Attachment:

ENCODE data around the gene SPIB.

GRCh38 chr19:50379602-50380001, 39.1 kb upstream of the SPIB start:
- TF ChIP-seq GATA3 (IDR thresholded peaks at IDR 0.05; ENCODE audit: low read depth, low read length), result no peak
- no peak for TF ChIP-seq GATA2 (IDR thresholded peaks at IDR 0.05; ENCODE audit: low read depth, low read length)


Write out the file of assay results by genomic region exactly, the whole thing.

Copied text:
ENCODE data around the gene SPIB.

GRCh38 chr19:50379602-50380001, 39.1 kb upstream of the SPIB start:
- TF ChIP-seq GATA3 (IDR thresholded peaks at IDR 0.05; ENCODE audit: low read depth, low read length), result no peak
- no peak for TF ChIP-seq GATA2 (IDR thresholded peaks at IDR 0.05; ENCODE audit: low read depth, low read length)